No, Tony. If you do a 20s exposure and the tripod shakes for a fraction of a second, you’re not going to notice it in the photo at all. Specifically, weighing down one’s tripod to avoid it shaking is a cheap (even free) thing anyone can do and shooting using a remote or self-timer to avoid touching the camera are also things people can do.

    https://500px.com/photo/118734503/meisho-maru-august-2015-by-theo-l%C3%BCbbe?ctx_page=1&from=user&user_id=527601

    In this photo I couldn’t weigh my tripod down and was dealing with a fairly strong wind hitting me repeatedly from the right. The best I could do to stabilize the camera during a 25s shot was hold the tripod down using both arms pulling down on the center-post; even with this it still moved some. The image’s overall sharpness suffered not as a result of the movement but water spray on the front element, droplets of which are visible.

    Could I have taken the photo using a series of photos instead? Yes, maybe; I’m not entirely sure whether the misty effect on the water’s surface would have been ‘unbroken’, but it might have worked. Could I have done so with the wind I was contending with? Not without a remote release, because the intervalometer mode on my camera introduces a full-second delay between shots and holding my hand on the shutter release would’ve caused much more shaking.

    “If you take 10 shots and one of them is shaky, you can take that shot out and blend the rest of them together”

    And potentially have a visible gap in moving objects or light sources which stands out much more than a tiny bit of motion blur would have.

    “If you’ve ever tried to buy a camera at a store they’ve tried to sell you a UV filter, it’s really just a piece of clear plastic”

    Maybe if you buy your camera gear at a dollar store. Again, UV filters which aren’t the cheapest of cheap rubbish are virtually all made of glass, not plastic.

    “Sure they filter UV, but so does the glass in your camera’s lens”

    No, that’s the sensor. CMOS/CCD sensors are much less sensitive to UV than film is (read: they’re inherently virtually unaffected by it).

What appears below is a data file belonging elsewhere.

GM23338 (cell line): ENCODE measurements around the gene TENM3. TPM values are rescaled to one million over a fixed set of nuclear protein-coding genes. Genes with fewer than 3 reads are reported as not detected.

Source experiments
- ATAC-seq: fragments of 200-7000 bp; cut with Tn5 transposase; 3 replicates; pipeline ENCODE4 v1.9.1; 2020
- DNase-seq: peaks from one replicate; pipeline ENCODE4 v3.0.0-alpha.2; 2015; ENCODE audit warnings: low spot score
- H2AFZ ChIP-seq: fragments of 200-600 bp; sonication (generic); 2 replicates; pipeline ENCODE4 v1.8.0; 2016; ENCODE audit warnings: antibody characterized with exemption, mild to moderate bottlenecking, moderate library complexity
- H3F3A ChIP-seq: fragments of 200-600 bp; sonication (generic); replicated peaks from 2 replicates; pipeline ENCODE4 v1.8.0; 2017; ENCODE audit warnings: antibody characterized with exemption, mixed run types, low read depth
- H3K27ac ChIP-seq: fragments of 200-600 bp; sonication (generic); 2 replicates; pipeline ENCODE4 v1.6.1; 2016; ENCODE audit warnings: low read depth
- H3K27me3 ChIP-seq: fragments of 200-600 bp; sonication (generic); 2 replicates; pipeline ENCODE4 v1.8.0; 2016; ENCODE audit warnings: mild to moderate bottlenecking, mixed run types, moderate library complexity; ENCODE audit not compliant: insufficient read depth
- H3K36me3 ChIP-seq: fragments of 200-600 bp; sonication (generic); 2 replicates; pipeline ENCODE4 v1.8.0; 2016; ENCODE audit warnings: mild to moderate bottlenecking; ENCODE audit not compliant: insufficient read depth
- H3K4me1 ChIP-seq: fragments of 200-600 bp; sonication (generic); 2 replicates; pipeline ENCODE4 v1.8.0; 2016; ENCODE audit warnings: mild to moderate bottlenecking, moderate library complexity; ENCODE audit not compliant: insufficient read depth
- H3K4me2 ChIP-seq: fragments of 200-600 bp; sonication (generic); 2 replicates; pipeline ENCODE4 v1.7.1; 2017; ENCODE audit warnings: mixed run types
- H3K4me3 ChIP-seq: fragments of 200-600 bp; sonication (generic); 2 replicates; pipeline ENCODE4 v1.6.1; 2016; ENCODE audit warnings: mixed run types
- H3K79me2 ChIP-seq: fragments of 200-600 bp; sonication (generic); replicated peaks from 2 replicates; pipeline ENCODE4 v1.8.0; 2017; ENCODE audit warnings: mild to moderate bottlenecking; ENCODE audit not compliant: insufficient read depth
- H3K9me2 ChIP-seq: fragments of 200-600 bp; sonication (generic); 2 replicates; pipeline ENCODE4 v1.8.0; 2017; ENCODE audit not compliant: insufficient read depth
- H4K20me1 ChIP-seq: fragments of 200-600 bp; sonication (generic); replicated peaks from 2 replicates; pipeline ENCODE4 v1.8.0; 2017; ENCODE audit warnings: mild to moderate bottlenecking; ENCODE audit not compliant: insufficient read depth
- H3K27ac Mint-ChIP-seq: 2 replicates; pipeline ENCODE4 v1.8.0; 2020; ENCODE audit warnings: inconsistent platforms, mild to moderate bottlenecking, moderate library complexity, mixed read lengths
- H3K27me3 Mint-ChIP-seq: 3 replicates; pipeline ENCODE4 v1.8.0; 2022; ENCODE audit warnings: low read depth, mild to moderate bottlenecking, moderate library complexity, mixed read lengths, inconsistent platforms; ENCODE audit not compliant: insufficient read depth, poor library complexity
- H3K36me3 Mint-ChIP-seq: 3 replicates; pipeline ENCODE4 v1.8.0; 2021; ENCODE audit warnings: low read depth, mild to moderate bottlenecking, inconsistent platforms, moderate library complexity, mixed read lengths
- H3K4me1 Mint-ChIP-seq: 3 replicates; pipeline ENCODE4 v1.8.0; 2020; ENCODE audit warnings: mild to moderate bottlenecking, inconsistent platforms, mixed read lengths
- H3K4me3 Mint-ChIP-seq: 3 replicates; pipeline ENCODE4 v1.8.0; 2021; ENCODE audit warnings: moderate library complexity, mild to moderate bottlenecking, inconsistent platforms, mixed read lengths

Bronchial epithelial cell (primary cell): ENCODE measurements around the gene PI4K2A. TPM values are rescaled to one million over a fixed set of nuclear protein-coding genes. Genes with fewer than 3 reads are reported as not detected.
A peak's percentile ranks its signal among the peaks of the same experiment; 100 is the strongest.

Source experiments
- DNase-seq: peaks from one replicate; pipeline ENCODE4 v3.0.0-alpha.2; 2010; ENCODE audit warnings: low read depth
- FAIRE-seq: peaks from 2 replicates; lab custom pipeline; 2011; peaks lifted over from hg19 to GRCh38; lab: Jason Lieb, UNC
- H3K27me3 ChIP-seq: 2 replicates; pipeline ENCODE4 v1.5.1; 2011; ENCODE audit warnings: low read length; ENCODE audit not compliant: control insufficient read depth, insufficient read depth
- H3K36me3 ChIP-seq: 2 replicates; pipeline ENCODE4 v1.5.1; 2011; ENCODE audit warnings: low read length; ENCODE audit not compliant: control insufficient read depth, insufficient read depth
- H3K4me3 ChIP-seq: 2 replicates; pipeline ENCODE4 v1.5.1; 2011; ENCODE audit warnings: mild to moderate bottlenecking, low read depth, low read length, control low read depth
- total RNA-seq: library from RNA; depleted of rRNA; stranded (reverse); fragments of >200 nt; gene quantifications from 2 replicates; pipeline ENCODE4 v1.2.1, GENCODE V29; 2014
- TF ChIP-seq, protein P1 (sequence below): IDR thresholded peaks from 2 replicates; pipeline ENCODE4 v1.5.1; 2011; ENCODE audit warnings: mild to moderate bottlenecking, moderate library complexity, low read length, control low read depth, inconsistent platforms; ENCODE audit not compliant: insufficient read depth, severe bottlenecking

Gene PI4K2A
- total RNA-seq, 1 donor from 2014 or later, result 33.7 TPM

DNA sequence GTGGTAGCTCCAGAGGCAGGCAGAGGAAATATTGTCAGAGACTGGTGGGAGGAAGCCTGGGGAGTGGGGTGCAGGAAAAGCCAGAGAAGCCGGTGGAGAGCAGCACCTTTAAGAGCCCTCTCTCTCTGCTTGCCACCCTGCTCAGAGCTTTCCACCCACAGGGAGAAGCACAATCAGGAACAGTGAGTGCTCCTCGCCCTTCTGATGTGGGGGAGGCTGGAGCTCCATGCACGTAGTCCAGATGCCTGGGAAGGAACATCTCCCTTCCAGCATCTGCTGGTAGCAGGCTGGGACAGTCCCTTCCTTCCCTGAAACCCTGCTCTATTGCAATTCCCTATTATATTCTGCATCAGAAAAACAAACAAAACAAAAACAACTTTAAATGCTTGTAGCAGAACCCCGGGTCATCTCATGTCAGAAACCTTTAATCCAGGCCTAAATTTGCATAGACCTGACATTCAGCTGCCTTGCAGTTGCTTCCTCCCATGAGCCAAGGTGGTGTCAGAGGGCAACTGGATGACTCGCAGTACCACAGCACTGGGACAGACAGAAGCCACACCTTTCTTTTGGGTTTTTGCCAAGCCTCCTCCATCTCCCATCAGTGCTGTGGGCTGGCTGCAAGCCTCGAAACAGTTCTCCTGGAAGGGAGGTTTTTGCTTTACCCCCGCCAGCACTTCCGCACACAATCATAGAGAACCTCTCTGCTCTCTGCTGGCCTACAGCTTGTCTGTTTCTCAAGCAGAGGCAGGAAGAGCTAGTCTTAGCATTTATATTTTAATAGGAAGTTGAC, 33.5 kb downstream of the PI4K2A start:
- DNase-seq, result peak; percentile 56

To finish things off he tries to scratch up the front element of a glass lens using a piece of wood? When last did anyone manage to scratch glass using wood? He should’ve used some stones from that beach he was on; not that it’d have mattered much as it’s long-since been established many lenses’ performance is just fine even with damage to the front element. Not all lenses mind you, but many.

  2. I use Polars – both fixed and circular – and ND filters… Gave up the UVs a long time ago when I realized they didn’t do anything special.

    I’m not a PS user, nor do I have the time to learn all of that voodoo wizardry, so I’m sticking with my filters 🙂

  3. I was watching a vid of a pro photographer using a long exposure to get rid of the waves at a beach that he was shooting. WHAT do some photographers have against waves and the movement of water? I realize this is one of those situations that will never be agreed upon. Obviously, I could sit by the ocean for hours and look at and hear the waves. The same for mountain streams. If the shot is at night and a reflection of a skyline on a river, then I more than understand why the water has to look frozen or lifeless.

  4. As long as the photos look good, other things don’t matter. At the end of day, photographers are judged by their photos but not how they got to their photos. Remember this, and also not how many words you comment on here to show off your knowledge. You’re still judged by your photos as an artist or creator of the photo.

  5. Totally disagree. CPL cannot be simulated or PS’ed for the effect they do, which is filter polarised light. ND grads and ND filters give you more flexibility and allow you to get the very best image out of your camera. PS has it’s uses, but it cannot replace filters.

  6. This article is garbage. It’s obvious the shots done with the CPL were done incorrectly, with the light at the correct angle to the filter you wouldn’t get such horrible results.

  7. Don’t learn photography and fix everything in photoshop- the new generation. Sad. As an exposure expert, a pro for 25 years, and one who writes articles for all the major photo mags, I too disagree with this piece. But then again, art is subjective so to each his/her own.